Movies and Videos – Tips & Troubleshooting

How do I specify an HD derive?

At this time, we do not derive HD files and so it is not possible to specify it. Once we do, then the HD button will appear in the player.

How do I embed a movie?

Click the Share icon near the player.

A pop-up will appear with URLs for embedding, as well as Share options.

For more advanced options, click the Advanced embedding details, examples, and help! link at the bottom of the pop-up.  

To set a start time add: ?start=XXX (where XXX is the start time calculated in seconds) to the end of the URL. At this time there is not a way to specify the end time.

The example below shows where the user has specified the move to start at 60 seconds in. As can be seen in the URL, this matches with the time on the progress bar.

Where is the hi-res file?

If a hi-res source file was uploaded it will be available in the DOWNLOAD OPTIONS section or by clicking SEE ALL.

Can I change the static start image in the movie player?

That is not possible at this time.

How do I add closed captions?

You can upload a properly formatted .srt file for closed captioning.

The file should be named

If you have more than one language add the language to the file name e.g.

Are there thumbnail images?

Yes. Once the video is started and file has sufficiently loaded you can see thumbnails by mousing over the play or progress bar. They should pop up above the bar.

What is an editable file?

An editable file is a file which can be downloaded and used in an editing program.

The MPEG-4 are the highest bitrate versions we could do with the linux mpeg-2 to mpeg-4 conversion tools we use. These files can be read directly into FinalCut-Pro from Apple, and can be converted to mov using Quicktime-pro and read directly into iMovie from Apple.

My movie doesn’t start fast or buffers a lot?

The in-browser player typically uses an mp4 file. Most encoding (codecs) that are used do not add a “fast start atom” to the file to get it to start without the file having to load.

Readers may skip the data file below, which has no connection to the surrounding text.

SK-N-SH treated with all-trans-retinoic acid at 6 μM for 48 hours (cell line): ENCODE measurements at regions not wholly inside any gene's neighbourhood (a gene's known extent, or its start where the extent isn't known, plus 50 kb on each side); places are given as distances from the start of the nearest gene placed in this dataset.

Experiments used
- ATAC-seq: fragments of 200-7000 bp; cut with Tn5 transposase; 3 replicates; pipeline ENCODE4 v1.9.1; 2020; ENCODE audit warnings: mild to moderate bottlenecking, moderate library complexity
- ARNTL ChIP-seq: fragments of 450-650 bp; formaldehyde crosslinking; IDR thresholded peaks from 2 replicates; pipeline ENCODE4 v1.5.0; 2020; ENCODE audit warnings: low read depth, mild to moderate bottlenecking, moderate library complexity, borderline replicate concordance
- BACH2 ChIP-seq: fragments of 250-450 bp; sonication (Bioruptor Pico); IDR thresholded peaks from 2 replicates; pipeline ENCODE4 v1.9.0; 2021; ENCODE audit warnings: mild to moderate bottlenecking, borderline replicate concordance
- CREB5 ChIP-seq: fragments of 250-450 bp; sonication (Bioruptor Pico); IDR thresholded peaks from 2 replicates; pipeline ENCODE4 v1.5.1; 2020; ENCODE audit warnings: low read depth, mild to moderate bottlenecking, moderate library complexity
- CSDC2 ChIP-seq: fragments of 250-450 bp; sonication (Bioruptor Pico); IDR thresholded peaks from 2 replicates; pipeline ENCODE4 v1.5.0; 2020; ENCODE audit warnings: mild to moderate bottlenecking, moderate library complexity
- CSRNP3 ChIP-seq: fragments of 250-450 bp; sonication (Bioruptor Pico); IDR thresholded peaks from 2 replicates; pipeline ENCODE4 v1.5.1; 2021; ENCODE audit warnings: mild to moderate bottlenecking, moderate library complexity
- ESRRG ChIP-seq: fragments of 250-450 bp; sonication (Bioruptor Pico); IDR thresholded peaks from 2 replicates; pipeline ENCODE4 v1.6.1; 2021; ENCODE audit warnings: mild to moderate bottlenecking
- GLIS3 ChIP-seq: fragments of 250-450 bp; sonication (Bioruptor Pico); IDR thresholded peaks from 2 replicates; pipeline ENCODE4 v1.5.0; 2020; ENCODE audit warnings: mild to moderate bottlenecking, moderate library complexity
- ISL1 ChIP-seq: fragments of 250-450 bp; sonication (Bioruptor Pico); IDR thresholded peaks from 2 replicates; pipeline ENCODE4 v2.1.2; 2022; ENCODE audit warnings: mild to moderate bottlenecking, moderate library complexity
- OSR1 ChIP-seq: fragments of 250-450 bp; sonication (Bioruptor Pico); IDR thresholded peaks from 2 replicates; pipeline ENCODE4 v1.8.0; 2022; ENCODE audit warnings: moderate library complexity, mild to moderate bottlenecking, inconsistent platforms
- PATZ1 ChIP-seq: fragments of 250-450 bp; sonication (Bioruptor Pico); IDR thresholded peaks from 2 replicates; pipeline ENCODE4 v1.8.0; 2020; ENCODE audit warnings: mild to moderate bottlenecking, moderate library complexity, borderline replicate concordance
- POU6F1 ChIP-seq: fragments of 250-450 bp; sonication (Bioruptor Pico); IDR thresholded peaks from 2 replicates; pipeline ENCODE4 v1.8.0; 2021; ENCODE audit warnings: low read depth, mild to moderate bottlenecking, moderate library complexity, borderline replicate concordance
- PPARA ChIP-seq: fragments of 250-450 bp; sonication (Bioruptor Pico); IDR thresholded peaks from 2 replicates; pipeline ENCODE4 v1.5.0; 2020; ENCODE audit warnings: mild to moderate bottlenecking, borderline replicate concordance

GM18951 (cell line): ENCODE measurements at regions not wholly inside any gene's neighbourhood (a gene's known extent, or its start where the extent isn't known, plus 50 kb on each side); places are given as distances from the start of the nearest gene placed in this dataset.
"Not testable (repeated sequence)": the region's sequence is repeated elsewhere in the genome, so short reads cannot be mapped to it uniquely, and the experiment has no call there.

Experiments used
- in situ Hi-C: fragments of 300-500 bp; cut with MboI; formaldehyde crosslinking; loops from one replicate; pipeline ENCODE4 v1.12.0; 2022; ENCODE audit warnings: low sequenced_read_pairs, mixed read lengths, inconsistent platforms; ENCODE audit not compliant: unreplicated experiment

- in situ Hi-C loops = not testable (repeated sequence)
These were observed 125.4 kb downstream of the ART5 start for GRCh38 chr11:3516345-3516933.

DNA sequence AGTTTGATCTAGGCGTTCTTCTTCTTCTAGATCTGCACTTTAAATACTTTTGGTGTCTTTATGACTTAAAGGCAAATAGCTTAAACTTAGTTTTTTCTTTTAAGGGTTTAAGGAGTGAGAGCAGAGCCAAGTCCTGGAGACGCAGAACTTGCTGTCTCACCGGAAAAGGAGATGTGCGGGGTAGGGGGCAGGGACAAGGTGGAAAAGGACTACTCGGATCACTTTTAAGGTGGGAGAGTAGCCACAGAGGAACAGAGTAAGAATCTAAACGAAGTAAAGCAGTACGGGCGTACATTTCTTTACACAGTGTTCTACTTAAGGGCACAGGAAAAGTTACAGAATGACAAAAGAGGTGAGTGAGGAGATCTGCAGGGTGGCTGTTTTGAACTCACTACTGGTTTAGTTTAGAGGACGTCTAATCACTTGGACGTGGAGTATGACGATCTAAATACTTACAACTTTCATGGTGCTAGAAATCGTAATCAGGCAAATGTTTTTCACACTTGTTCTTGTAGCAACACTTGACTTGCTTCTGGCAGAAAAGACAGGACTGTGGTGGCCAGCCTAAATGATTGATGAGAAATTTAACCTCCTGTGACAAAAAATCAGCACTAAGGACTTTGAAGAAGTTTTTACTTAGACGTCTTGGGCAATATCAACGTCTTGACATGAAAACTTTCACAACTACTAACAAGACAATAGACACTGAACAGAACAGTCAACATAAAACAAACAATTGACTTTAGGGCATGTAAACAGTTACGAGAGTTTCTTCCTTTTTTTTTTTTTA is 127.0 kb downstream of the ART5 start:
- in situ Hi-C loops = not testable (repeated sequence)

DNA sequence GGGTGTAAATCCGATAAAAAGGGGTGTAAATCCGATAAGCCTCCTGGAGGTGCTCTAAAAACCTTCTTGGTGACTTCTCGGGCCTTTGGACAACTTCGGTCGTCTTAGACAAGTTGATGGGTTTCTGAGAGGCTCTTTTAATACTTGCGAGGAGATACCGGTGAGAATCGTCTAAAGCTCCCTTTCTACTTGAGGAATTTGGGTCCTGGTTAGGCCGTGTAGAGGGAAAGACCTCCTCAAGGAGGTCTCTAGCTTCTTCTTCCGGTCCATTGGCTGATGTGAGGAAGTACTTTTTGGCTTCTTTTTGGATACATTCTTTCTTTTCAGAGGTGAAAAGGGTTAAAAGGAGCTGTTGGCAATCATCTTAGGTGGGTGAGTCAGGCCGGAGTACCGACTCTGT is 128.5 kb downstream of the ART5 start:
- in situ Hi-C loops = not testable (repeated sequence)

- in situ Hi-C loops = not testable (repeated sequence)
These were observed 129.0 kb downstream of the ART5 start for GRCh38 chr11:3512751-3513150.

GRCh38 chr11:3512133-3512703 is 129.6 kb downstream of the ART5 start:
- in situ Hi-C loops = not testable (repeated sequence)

If you are uploading an mp4 it is best to use .mpeg4 rather than .mp4 as the extension in the file name. That way our system will create an mp4 with the fast start atom.

Why is it that sometimes when I play a movie, the video is choppy or very pixelated?

Sometimes choppiness occurs when we can’t stream it to you quickly enough (because your connection is slow or our servers are overloaded). If this is the case, try downloading the movie to your computer and watching it locally, this will remedy the bandwidth problem.

If you’re watching an MPEG-4 that we derived from an original MPEG-2, we first reduce its size to 320 x 240 – a quarter of the resolution of NTSC video. We then translate it at 350 kbps, which is really borderline for that resolution. You see errors occasionally because there simply isn’t enough bandwidth available, so the MPEG-4 encoder either drops frames, resulting in jerky or choppy motion — or drops macroblocks, resulting in a blurred or pixelated video

That is the price we pay for the small file size – 80 MB for a 1/2-hour clip is really very small in the digital video world. If this is the case, download the original MPEG-2 to solve the problem.

Why do I get errors when I try to play a movie?

The best all-around, free player is VLC Media Player— it handles most of the movie files you will find on this site. If you’re seeing errors when you try to play movies, please try downloading VLC and using that instead. This clears up many people’s problems. You can download the player here.

Here are some other possible problems:

  1. Heavy Traffic – Our site might be experiencing heavy traffic. If you experience a delay, please try again later or at a different time of day.
  2. Firewall Interference – You’re behind a firewall and the firewall software is attempting to modify incoming bits. Contact your network or firewall administrator as they may be shaping your traffic.
  3. Network policies – Your Internet connection went down or timed out. Check with your ISP or network administrator to see if there’s a special policy about keeping a connection live.
  4. No more space – If your browser seems to hang after a “100% downloaded” message, check to see that you have sufficient hard-disk and TMP disk space. Rebooting the system sometimes helps.
  5. Operating System – You are trying to play an MPEG-2 file on a platform other than Windows or Linux. At present, you need VLC ( Please contact us at if you have information about other players that work on platforms other than Windows.
  6. Player trying to stream – Your player might be trying to stream the movie, and it isn’t streamable. Download the movie first, and then play it. (Right-click > Save As)
  7. Conflicting computer configuration – Sometimes conflict exists between your computer’s configuration and the player you’re using. Unfortunately, because PCs can be set up in so many different ways and because different standards exist for playing video, finding a player that will work is a hit-and-miss process.